not make any change in the laws contrary to fundamental principles, as by exempting an inbabitant from general laws of trade, or from the power of Parliament, or by giving him privileges exclusive of other subjects. Lord Mansfield went still further, and said that the power of the Crown to give a constitution to a conquered country was not exclusive of Parliament; that “there could not exist any power in the King exclusive • of Parliament;' and a country conquered by the British arms becomes a dominion of the King in right of his crown, and therefore necessarily subject to the legislative power of the Parliament of Great Britain.

In the case of Colonies acquired by occupancy and settlement the prerogative of the Crown is limited to the appointment of Governors, the erection of Courts of Justice, and the institution of representative Assemblies. In 1843 a Statute' was passed conferring legislative power on the Crown in the case of settlements on the Coast of Africa and the Falkland Islands. The Queen in Council was thereby empowered to establish laws, institutions, and ordinances, and all such Orders in Council were to be laid before Parliament. This Statute was in fact a recognition of the limits of the prerogative, and of the impotency of the Crown to dispense with the aid of Parliament in the case of Dependencies of the class legislated for.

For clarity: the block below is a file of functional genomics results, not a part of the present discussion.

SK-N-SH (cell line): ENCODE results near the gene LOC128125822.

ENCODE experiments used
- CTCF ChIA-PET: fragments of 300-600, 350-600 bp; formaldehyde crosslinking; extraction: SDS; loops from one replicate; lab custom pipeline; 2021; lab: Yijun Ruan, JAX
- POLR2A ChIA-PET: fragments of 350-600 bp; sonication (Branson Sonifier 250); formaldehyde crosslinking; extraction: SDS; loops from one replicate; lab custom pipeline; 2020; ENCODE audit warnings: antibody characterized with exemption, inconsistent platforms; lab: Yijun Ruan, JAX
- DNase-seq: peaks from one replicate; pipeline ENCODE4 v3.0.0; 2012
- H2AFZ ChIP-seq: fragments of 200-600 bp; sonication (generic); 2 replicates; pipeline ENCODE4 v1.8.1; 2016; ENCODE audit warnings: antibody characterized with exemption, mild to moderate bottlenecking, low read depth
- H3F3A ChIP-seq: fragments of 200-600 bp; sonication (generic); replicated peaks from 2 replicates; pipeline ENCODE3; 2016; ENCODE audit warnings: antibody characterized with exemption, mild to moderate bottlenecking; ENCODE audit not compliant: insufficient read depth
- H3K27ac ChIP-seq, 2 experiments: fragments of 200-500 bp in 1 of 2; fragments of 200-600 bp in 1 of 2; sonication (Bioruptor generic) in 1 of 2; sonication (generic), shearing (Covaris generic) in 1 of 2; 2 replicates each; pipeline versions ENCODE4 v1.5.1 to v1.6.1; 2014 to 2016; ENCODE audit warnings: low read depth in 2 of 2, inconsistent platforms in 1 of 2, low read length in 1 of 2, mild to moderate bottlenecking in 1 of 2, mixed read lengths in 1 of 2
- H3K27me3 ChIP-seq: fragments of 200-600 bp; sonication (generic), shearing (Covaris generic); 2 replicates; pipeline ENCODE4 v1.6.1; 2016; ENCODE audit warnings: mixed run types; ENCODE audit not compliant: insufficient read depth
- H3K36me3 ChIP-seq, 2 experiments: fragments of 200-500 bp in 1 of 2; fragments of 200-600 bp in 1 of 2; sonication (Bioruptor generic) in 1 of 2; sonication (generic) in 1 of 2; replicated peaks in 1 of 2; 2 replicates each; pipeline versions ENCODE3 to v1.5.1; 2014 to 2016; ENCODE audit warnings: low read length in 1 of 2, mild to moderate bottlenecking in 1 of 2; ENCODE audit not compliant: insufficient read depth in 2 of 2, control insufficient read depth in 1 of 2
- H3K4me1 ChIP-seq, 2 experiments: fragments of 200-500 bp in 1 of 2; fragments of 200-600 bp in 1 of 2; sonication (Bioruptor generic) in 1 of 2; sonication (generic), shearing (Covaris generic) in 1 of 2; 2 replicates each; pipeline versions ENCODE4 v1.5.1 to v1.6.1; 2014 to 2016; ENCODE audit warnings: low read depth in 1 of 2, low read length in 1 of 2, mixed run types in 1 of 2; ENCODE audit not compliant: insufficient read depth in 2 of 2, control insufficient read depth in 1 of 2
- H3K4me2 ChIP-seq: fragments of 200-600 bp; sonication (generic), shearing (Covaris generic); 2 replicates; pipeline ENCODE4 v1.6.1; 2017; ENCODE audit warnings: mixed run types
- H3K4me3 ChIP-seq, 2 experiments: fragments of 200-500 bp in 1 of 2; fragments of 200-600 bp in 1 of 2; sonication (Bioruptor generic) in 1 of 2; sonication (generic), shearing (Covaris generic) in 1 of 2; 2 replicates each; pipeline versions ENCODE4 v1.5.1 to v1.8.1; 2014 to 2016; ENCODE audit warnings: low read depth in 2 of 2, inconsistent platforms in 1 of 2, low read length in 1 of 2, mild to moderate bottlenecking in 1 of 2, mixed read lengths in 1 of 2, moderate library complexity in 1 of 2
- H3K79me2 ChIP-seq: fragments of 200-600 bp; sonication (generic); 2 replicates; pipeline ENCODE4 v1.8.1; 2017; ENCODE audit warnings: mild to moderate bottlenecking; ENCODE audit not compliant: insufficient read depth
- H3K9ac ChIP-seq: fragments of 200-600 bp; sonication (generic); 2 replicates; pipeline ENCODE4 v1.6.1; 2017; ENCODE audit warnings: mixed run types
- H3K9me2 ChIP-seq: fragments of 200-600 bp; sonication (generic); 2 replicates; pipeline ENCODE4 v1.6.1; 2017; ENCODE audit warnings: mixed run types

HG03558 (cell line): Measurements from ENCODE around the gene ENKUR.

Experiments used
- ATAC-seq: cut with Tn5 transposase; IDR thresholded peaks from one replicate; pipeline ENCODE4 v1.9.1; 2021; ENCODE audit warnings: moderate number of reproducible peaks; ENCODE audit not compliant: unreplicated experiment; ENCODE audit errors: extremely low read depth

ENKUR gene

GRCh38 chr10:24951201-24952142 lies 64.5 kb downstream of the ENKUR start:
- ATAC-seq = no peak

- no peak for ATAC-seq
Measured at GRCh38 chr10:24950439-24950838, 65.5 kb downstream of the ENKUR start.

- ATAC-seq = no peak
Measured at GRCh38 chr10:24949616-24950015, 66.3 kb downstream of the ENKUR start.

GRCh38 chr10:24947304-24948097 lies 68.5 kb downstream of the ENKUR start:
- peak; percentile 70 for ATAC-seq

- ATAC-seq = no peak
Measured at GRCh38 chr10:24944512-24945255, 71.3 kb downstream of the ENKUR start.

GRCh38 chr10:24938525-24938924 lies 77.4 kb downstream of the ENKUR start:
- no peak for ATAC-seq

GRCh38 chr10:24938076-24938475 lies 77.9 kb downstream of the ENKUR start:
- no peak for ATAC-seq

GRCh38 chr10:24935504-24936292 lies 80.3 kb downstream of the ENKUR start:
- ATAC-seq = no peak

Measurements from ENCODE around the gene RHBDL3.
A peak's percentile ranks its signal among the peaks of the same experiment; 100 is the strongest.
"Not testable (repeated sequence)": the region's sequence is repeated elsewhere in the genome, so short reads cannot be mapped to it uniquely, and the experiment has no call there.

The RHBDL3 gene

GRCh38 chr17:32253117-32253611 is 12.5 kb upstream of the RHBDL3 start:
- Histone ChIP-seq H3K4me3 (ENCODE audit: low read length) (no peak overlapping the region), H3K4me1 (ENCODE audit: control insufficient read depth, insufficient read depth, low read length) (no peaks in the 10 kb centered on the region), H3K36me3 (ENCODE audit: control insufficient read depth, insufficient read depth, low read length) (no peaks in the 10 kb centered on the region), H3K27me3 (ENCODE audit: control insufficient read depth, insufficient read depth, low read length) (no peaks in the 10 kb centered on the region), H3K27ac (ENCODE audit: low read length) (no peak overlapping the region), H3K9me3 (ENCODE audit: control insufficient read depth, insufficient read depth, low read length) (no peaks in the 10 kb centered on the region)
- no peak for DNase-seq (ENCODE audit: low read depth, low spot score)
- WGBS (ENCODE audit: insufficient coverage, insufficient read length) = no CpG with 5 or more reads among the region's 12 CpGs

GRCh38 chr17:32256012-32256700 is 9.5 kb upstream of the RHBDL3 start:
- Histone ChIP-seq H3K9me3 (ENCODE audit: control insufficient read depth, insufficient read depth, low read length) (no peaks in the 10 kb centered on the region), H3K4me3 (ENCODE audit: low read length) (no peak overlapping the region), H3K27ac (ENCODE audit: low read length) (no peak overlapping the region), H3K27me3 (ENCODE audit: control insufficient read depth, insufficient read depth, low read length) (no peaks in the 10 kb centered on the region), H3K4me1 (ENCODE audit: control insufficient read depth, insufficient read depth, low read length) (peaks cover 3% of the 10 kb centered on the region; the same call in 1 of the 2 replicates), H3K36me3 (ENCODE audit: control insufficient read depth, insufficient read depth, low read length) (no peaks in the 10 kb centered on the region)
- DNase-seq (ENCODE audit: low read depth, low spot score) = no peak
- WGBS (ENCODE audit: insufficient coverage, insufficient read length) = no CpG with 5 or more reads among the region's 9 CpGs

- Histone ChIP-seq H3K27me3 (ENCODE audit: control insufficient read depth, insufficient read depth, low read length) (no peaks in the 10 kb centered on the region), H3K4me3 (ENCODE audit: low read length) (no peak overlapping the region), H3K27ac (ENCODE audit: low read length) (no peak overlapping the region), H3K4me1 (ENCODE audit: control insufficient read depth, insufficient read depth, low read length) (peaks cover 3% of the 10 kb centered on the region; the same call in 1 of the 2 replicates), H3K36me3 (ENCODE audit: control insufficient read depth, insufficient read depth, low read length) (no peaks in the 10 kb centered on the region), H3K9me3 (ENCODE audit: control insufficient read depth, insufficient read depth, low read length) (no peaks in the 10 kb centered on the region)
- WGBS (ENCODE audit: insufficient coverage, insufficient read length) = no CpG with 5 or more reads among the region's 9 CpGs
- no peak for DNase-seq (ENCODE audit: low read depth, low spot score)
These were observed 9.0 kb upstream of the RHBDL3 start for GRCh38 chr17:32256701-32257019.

A more difficult, because incessantly growing question, is that which relates to the competency of Parliament to withdraw or interfere with subordinate Legislatures already existing in a Dependency. The abstract legal right of parliamentary control to the fullest possible extent can hardly be denied as a legal proposition; and even in respect of the practically obsolete claim to tax the Colonies, Mr. Justice Blackburn said, in his charge to the Grand Jury on the trial of Governor Eyre in 1868 : “Although the general rule is that the • legislative assembly has the sole right of imposing • taxes on the colony, when the Imperial Legislature